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The cause of AVM (Arteriovenous malformation or Arterio-Venous Malformation) is unknown. It is believed to be a birth defect, caused by incomplete formation of the circulatory system. Arteries connect directly to nearby veins without normal intervention through capillaries. Capillaries allow blood to reach bone, muscle, brain and organ tissue. Areas of the body un-served by these minute vessels are often desensitized or less functional due to the lack of nutrition or oxygen.

The good news is that AVM's are becoming better understood and discovered. Treatment options have been radically improved in recent years, along with partnered discoveries in neurological and surgical techniques.

The bad news is that symptoms may be misdiagnosed or so minor that early detection is difficult. The symptoms can be easily connected to other diseases/trauma (cancer, migraine, stroke, physical injury). Often the AVM goes unnoticed till it bleeds, which can be too late for those with AVM's in vital organs or head. Though not all AVM's are located in the brain, an estimated 50% are so located.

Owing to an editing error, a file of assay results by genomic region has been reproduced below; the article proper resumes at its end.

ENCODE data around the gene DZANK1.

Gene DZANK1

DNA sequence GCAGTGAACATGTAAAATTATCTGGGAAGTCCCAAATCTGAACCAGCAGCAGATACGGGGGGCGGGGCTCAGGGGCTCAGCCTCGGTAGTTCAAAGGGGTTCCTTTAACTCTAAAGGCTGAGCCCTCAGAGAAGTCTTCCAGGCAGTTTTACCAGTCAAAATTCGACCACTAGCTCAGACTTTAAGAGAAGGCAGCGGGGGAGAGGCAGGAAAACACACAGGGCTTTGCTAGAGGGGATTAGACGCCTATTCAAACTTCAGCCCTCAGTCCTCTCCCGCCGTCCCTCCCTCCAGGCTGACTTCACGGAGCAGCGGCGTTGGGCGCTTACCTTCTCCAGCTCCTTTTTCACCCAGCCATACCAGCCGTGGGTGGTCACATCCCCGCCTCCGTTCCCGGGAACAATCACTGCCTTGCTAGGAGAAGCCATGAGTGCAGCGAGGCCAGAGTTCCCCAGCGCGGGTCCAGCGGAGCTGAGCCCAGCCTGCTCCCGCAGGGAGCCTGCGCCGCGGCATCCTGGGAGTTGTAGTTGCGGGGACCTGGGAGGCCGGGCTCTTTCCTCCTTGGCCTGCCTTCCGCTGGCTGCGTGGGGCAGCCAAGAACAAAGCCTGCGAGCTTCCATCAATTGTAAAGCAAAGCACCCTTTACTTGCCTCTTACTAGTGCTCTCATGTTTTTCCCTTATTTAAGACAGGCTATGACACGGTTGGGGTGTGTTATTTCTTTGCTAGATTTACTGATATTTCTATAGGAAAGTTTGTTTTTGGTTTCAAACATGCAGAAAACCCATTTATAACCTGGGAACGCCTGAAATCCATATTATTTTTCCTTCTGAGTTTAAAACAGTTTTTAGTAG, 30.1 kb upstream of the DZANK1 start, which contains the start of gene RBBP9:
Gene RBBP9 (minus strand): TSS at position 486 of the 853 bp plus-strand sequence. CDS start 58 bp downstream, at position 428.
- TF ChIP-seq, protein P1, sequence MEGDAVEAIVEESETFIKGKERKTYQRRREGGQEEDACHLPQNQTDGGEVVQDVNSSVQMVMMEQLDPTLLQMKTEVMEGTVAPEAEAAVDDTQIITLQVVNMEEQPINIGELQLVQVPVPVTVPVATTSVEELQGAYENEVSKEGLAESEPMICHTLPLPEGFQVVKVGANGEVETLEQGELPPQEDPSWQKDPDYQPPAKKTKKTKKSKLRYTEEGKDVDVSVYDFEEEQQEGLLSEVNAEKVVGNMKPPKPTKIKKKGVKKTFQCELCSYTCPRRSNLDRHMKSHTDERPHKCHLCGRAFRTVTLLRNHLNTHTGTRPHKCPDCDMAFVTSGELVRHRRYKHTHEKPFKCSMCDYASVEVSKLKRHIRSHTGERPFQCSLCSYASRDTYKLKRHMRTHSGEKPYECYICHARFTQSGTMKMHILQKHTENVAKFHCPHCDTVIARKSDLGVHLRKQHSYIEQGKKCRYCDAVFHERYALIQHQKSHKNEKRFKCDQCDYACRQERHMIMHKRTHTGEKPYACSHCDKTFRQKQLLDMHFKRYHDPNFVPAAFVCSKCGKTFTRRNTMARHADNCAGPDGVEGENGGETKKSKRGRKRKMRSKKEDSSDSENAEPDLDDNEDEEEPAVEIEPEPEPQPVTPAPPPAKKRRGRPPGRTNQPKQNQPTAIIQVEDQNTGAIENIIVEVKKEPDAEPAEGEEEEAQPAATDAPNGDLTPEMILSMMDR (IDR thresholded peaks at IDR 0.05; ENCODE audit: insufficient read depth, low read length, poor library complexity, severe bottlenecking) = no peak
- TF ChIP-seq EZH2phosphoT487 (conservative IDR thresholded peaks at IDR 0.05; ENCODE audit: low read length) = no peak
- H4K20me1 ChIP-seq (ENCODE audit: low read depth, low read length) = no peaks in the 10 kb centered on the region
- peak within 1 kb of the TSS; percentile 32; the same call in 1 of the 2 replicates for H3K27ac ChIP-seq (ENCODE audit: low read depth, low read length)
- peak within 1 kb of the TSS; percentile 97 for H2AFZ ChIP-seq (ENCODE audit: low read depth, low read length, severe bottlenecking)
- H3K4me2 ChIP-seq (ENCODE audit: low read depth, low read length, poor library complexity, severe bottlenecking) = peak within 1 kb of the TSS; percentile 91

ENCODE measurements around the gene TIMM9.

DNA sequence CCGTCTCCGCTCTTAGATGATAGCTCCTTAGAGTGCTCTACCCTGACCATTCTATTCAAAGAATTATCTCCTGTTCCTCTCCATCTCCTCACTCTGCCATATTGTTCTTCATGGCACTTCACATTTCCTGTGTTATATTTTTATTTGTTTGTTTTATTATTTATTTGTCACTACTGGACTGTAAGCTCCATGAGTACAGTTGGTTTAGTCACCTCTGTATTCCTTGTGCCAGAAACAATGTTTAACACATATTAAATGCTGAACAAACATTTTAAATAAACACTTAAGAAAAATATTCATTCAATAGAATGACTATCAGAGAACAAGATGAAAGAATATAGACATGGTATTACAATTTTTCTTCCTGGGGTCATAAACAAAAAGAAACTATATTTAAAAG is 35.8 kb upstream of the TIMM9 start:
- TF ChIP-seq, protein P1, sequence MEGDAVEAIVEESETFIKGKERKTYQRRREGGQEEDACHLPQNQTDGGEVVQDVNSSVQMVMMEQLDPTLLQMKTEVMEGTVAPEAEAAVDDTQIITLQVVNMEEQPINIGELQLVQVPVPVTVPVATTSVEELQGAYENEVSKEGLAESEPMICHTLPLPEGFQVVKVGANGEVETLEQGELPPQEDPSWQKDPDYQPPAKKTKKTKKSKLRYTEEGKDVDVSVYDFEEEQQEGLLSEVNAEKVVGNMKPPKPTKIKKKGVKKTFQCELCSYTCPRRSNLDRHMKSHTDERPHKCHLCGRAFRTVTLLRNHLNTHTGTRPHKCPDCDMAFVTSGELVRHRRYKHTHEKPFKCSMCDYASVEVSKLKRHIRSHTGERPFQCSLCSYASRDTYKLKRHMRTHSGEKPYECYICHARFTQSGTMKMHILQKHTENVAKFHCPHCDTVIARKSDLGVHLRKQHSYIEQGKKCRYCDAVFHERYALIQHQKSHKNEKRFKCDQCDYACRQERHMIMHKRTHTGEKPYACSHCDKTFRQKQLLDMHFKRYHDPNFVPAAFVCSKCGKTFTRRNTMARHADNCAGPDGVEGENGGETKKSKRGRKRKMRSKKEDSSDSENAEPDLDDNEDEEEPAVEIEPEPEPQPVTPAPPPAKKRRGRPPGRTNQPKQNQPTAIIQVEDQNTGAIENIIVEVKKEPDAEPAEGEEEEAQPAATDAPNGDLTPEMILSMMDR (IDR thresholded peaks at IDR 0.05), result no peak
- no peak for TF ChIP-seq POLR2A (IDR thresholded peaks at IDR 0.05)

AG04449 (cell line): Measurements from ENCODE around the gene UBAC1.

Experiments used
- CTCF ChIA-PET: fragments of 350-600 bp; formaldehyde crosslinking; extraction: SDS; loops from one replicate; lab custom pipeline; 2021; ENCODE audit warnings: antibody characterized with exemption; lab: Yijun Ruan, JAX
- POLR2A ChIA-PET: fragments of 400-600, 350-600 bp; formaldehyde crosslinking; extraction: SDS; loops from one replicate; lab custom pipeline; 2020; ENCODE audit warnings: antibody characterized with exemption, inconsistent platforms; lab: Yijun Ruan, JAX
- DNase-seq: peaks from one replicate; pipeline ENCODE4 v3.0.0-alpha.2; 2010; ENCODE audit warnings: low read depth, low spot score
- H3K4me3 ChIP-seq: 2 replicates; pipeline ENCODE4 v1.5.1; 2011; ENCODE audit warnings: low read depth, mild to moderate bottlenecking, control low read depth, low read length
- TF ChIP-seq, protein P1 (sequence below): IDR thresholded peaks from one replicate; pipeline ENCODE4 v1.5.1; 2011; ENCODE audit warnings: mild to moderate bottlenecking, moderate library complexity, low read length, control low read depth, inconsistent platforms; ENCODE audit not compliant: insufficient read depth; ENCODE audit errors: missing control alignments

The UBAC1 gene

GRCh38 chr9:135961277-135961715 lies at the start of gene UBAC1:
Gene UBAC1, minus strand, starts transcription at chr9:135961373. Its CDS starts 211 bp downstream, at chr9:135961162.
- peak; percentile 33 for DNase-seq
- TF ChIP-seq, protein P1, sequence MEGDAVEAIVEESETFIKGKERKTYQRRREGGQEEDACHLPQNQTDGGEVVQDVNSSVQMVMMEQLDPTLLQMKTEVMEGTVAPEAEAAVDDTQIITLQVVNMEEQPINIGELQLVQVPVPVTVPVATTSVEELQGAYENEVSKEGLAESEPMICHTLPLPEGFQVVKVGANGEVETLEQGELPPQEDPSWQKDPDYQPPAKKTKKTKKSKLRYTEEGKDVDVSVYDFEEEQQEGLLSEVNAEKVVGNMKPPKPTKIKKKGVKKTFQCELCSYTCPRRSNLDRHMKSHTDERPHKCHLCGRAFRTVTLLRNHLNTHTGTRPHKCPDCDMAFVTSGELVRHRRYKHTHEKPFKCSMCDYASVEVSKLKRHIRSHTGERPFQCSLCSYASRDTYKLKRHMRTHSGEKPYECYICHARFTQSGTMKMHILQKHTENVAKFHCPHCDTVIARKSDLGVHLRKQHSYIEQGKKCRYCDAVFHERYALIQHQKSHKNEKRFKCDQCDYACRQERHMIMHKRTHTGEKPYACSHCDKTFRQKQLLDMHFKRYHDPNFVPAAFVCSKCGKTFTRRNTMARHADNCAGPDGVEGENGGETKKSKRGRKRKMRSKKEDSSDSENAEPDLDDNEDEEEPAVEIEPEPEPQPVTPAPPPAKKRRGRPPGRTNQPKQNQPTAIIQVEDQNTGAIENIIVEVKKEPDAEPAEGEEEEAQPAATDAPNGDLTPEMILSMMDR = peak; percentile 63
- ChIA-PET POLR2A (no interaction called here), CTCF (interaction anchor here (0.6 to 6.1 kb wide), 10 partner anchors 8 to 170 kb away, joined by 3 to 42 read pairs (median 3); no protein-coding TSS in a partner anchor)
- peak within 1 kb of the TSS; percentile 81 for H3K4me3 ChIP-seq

The diagnosis of malformations in organs or brain require expensive or exposure risky tests (CT scan, MRI) and are therefore not generally prescribed. Medical practitioners research other potential options trying to eliminate less complicated possibilities before moving on to AVM.

There are an estimated 300,000 victims of AVM in the United States, many of whom are in their teens or younger.

        Double vision
        Decreased vision
    Muscle Weakness (body wide or specific location)
        Full (tonic-clonic)
        Partial (focal)
        Migraine like
    Decreased sensation   
Other symptoms may include:
        Speech impairment
        Impaired smell
        Eyelid drooping
        Facial paralysis
        Decreased consciousness
        Ear noise/buzzing
        Dysfunctional movement

Misdiagnosis is very understandable as many of the symptoms are mild enough to allow normal life. Victims can go on living for many years, some for life, without development of life-threatening or function limiting events.